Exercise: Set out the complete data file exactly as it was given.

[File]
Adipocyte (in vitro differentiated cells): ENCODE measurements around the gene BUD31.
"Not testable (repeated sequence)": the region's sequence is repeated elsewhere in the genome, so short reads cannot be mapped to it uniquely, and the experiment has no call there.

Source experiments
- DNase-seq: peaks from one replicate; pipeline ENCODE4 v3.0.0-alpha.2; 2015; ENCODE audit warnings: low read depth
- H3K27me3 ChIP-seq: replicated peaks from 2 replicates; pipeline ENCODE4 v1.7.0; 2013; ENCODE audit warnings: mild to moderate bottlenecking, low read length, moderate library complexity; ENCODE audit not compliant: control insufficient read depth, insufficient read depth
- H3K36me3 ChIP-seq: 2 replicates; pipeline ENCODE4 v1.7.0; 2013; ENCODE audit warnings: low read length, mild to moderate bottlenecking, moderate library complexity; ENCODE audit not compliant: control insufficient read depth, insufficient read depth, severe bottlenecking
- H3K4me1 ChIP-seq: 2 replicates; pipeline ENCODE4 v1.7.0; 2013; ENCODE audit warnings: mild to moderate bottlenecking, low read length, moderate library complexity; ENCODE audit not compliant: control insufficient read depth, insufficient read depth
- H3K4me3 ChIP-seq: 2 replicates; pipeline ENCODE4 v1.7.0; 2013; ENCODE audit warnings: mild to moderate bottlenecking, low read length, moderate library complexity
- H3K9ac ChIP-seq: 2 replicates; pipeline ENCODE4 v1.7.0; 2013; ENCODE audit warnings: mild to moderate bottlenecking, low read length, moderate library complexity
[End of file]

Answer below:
Adipocyte (in vitro differentiated cells): ENCODE measurements around the gene BUD31.
"Not testable (repeated sequence)": the region's sequence is repeated elsewhere in the genome, so short reads cannot be mapped to it uniquely, and the experiment has no call there.

Source experiments
- DNase-seq: peaks from one replicate; pipeline ENCODE4 v3.0.0-alpha.2; 2015; ENCODE audit warnings: low read depth
- H3K27me3 ChIP-seq: replicated peaks from 2 replicates; pipeline ENCODE4 v1.7.0; 2013; ENCODE audit warnings: mild to moderate bottlenecking, low read length, moderate library complexity; ENCODE audit not compliant: control insufficient read depth, insufficient read depth
- H3K36me3 ChIP-seq: 2 replicates; pipeline ENCODE4 v1.7.0; 2013; ENCODE audit warnings: low read length, mild to moderate bottlenecking, moderate library complexity; ENCODE audit not compliant: control insufficient read depth, insufficient read depth, severe bottlenecking
- H3K4me1 ChIP-seq: 2 replicates; pipeline ENCODE4 v1.7.0; 2013; ENCODE audit warnings: mild to moderate bottlenecking, low read length, moderate library complexity; ENCODE audit not compliant: control insufficient read depth, insufficient read depth
- H3K4me3 ChIP-seq: 2 replicates; pipeline ENCODE4 v1.7.0; 2013; ENCODE audit warnings: mild to moderate bottlenecking, low read length, moderate library complexity
- H3K9ac ChIP-seq: 2 replicates; pipeline ENCODE4 v1.7.0; 2013; ENCODE audit warnings: mild to moderate bottlenecking, low read length, moderate library complexity